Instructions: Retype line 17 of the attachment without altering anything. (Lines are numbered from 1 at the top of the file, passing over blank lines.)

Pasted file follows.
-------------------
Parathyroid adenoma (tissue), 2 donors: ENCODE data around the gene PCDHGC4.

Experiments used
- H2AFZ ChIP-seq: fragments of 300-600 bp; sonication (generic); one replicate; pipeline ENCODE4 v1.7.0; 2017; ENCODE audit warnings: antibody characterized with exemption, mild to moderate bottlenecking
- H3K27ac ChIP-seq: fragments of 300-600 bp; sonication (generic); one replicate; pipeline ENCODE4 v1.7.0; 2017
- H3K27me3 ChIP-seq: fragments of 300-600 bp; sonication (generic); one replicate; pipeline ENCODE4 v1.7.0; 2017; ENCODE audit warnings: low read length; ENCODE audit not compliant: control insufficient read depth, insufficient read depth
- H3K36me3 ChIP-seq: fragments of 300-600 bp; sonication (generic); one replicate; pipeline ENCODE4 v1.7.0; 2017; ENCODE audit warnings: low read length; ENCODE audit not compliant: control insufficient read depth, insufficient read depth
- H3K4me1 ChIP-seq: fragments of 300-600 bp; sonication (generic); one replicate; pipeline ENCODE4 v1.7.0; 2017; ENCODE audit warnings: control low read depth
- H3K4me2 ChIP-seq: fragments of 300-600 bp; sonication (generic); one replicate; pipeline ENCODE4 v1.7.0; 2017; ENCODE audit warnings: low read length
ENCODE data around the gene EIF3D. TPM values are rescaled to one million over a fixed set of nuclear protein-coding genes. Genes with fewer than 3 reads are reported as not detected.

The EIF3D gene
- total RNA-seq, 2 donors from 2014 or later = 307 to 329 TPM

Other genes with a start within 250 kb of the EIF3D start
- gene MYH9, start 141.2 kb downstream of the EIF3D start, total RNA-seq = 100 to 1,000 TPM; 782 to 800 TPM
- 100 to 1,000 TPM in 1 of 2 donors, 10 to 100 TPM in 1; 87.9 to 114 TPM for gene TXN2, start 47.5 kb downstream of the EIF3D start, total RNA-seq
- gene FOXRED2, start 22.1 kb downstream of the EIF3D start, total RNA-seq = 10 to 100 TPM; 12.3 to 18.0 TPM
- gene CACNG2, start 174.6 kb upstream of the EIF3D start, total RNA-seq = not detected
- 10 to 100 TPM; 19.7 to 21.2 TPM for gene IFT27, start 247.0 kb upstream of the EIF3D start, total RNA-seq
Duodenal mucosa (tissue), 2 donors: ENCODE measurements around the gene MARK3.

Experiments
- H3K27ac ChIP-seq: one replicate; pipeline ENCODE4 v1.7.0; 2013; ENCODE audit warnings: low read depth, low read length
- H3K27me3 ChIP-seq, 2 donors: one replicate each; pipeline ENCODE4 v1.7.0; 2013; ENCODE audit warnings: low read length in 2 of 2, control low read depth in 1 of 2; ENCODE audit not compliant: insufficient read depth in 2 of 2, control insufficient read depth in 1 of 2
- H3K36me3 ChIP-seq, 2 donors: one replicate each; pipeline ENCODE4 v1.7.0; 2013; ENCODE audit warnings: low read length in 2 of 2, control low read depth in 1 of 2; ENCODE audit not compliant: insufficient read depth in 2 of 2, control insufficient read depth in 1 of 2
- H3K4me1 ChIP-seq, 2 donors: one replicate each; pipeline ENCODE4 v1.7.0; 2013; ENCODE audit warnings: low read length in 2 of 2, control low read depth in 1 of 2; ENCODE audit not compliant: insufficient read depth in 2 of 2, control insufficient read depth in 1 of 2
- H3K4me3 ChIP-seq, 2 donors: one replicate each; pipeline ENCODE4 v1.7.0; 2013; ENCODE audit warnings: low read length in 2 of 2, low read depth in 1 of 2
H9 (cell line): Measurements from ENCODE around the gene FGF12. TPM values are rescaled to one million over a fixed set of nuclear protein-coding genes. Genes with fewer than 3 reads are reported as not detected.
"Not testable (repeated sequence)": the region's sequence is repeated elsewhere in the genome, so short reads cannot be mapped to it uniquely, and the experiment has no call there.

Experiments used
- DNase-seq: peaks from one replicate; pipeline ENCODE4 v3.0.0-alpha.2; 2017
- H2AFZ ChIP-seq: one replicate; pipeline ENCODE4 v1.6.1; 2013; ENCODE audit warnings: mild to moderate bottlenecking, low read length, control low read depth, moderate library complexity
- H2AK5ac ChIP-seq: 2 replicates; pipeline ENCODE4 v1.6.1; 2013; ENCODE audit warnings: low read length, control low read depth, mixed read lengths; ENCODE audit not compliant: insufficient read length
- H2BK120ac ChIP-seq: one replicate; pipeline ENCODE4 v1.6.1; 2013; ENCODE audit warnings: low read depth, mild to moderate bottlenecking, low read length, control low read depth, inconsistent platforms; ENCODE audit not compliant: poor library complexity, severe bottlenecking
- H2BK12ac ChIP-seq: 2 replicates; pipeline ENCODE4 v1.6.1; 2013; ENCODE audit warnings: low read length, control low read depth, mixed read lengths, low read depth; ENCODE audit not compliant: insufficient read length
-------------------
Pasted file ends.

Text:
- 10 to 100 TPM; 19.7 to 21.2 TPM for gene IFT27, start 247.0 kb upstream of the EIF3D start, total RNA-seq